Someone asked me recently why hackers hack the government. That’s a little more complex question than why they hack other people. Governments are complex, so that means there’s more reason to hack a government than to hack a corporation or a citizen.
Government hackers generally have three motivations behind them: Money, activism, or espionage. The motivations depend based on who is doing the hacking.
How can you make money hacking the government?
I bring up money as the main motivator, because money is usually the main motivator behind hacking. In this case, money is also a factor, but not necessarily the only factor. The people carrying out the actual hacking probably are getting paid to do it. If they could make more money doing something else, they would. That’s human nature.
Many of the people who hack governments work for another government. They aren’t working for free. Most likely they are getting more than just money to do it. Training and prestige, at the very least. But given the unemployment rate in the cybersecurity field is well under one percent, the people who hack governments are making enough money to make it worth their while.
The people doing the work might or might not believe in the same things the people writing the paychecks do. But money can be an equalizer in that case.
Activism, or hacktivism
Activism can be another motivator for someone to hack a government, especially their own government. I don’t know exactly what motivated Chelsea Manning, Edward Snowden, or Reality Winner, but activism almost certainly played a role. They saw something they didn’t like, so all three of them stole data to expose it, then released the data. None of them profited financially from what they did, and it’s probably not reasonable to think they expected to.
The hacking group Anonymous, symbolized by the Guy Fawkes mask, is also frequently driven by activism. If a government does something Anonymous doesn’t like, Anonymous will try to do something about it, whether that means destroying a computer system the government needs, or more likely, doing something to embarrass the government.
Arguably, Julian Assange started out as an activist. I think he became an activist because he wanted fame and saw that as the easiest path to get it. He got involved in espionage after the stakes changed. He thought he personally had something to lose if one candidate won, and something to gain, or at least much less to lose, if a different candidate won. I don’t know if self preservation is a form of activism, but maybe.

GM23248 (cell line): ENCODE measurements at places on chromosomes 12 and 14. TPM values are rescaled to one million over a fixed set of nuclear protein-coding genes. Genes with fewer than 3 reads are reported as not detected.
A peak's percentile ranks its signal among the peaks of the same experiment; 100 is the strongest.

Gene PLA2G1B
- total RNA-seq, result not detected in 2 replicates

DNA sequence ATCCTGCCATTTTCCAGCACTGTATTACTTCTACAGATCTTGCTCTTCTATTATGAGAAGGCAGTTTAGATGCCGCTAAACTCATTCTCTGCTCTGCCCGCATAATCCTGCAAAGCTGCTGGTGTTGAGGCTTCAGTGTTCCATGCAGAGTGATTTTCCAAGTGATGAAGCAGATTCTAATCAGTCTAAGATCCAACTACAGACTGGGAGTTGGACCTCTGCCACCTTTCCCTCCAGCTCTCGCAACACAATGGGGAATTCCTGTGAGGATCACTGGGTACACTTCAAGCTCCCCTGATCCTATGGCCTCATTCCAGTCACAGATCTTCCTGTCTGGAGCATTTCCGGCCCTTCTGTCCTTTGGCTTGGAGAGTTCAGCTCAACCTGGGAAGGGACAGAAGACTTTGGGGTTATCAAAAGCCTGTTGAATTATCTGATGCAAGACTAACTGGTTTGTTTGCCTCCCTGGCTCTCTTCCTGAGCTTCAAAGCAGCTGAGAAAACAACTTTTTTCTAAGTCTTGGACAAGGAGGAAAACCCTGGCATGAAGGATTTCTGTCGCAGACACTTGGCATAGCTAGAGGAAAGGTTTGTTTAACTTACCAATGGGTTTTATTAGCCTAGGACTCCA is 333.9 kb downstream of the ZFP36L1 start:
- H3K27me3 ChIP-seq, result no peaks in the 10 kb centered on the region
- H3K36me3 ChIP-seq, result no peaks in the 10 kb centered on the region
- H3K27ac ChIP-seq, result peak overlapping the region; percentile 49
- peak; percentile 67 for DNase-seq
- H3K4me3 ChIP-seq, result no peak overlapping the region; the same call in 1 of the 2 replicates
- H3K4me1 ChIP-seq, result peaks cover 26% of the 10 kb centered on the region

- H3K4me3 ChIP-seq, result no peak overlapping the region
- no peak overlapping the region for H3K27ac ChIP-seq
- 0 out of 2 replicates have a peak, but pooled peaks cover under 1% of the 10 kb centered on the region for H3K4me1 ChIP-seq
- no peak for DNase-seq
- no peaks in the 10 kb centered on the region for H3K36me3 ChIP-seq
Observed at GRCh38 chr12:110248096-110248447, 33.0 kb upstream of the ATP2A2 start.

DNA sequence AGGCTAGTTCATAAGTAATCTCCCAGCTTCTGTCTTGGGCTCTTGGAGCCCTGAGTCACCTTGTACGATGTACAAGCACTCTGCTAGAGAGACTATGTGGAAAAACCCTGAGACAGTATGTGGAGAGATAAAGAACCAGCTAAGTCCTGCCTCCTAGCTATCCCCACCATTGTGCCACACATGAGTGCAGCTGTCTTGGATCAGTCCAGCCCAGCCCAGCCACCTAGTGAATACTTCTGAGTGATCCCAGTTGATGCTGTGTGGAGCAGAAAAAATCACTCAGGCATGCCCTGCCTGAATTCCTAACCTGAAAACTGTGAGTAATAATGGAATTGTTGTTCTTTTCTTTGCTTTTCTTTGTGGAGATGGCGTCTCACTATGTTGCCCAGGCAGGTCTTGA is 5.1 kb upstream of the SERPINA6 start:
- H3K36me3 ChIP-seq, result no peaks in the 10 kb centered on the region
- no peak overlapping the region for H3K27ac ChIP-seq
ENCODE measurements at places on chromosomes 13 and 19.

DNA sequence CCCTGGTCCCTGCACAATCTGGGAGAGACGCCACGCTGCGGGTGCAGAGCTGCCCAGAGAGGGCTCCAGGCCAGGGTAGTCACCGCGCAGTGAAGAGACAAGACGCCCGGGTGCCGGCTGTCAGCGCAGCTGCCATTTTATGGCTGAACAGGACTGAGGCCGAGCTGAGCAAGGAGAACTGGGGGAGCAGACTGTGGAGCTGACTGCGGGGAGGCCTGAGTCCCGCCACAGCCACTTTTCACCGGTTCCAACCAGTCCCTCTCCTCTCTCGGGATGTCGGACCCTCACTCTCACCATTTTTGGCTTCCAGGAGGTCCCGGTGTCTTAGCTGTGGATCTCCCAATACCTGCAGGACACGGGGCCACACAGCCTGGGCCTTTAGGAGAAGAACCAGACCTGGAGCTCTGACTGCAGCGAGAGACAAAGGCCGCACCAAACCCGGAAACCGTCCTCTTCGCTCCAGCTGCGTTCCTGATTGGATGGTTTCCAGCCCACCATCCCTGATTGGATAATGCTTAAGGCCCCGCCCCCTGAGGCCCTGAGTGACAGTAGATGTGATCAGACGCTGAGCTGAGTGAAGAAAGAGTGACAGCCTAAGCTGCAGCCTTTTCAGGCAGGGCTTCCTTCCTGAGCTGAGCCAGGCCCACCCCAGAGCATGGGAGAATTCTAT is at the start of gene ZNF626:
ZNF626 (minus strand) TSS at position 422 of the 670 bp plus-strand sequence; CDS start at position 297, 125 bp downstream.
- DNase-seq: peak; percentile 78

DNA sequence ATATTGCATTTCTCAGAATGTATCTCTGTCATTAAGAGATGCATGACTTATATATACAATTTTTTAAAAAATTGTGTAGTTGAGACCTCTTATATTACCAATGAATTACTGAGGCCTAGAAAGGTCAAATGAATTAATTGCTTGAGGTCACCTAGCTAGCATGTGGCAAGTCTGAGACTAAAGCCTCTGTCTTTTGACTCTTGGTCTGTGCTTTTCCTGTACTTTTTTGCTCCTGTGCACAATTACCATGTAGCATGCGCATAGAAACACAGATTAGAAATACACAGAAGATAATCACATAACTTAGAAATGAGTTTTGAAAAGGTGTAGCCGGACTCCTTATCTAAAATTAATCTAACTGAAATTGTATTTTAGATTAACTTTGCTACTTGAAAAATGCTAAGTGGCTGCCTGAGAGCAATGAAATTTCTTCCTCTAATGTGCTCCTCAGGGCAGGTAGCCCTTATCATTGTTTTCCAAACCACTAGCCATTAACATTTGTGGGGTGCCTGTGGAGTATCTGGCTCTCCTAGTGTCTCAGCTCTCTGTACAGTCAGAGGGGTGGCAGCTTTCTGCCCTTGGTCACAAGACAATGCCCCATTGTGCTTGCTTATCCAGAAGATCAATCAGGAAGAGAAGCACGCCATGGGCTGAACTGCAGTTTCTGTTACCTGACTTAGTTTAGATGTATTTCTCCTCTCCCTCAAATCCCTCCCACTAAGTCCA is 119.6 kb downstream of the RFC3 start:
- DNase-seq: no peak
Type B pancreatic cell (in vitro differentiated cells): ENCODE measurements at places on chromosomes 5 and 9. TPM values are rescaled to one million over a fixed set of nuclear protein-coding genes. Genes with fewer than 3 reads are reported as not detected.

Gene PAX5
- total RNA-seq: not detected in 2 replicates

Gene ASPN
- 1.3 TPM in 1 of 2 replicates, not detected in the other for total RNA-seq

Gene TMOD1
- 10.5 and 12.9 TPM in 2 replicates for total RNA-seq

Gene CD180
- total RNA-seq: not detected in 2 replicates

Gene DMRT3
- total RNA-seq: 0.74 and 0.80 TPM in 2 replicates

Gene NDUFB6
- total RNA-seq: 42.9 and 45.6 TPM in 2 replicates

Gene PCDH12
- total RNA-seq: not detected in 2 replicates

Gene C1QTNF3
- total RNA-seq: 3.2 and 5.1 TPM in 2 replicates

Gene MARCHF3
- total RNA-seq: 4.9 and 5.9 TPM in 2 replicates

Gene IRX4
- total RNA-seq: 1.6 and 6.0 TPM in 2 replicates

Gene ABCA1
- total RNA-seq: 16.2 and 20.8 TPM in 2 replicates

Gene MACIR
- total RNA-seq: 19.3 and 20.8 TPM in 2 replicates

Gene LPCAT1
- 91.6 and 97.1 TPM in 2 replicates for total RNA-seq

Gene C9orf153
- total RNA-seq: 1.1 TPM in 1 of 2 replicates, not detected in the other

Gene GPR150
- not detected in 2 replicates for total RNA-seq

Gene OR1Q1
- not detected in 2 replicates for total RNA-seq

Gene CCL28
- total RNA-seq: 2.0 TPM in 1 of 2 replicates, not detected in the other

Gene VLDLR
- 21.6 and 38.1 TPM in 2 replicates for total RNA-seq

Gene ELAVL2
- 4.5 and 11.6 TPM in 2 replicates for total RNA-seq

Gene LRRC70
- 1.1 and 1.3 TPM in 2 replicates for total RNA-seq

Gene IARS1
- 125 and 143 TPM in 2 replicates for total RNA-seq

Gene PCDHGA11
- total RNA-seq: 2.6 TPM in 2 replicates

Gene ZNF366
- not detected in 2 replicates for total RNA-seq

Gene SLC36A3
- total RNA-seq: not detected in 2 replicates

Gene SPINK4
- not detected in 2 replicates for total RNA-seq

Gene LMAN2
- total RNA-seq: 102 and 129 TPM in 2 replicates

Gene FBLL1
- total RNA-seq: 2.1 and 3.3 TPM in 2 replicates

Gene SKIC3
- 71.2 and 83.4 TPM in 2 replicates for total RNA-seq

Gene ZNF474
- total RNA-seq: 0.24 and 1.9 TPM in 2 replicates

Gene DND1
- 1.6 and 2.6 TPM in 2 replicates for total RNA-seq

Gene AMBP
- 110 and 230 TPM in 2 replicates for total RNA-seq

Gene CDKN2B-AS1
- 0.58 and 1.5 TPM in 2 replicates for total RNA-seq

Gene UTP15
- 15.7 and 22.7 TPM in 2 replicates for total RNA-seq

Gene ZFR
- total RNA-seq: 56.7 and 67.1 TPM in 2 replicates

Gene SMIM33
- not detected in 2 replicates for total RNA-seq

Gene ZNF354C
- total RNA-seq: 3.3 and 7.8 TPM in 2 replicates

Activism and money aren’t necessarily mutually exclusive. Manning and Winner lost more financially than they gained. Snowden profited more than they did as a result of the notoriety he gained, but with good career counseling I think he could have made more money working as a cybersecurity analyst in the private sector, and he could live anywhere he wanted.
The amount of talk about hacktivism probably suggests it happens more frequently than it does. Hacktivism does happen but tends not to be a primary motive.
The third, and perhaps biggest reason why hackers hack the government is espionage. Any government of any reasonable size has a department whose job is to steal other governments’ data while protecting its own. In the United States, that’s the National Security Agency (NSA). The UK’s equivalent is the Government Communications Headquarters (GCHQ). In Australia, it’s the Australian Signals Directorate (ASD). Any other country that has spies has these types of agencies too.
This type of hacking is just another form of spying. Typically these hackers are working for one government, hacking other governments in order to gain knowledge, such as military intelligence or technology.
Unlike hacktivism, this can be a good career move. After a military career ends, an individual with this training can become a consultant working on government contracts, or move into the private sector. Since this work is sanctioned by your own government, it has much less of a stigma than hacktivism.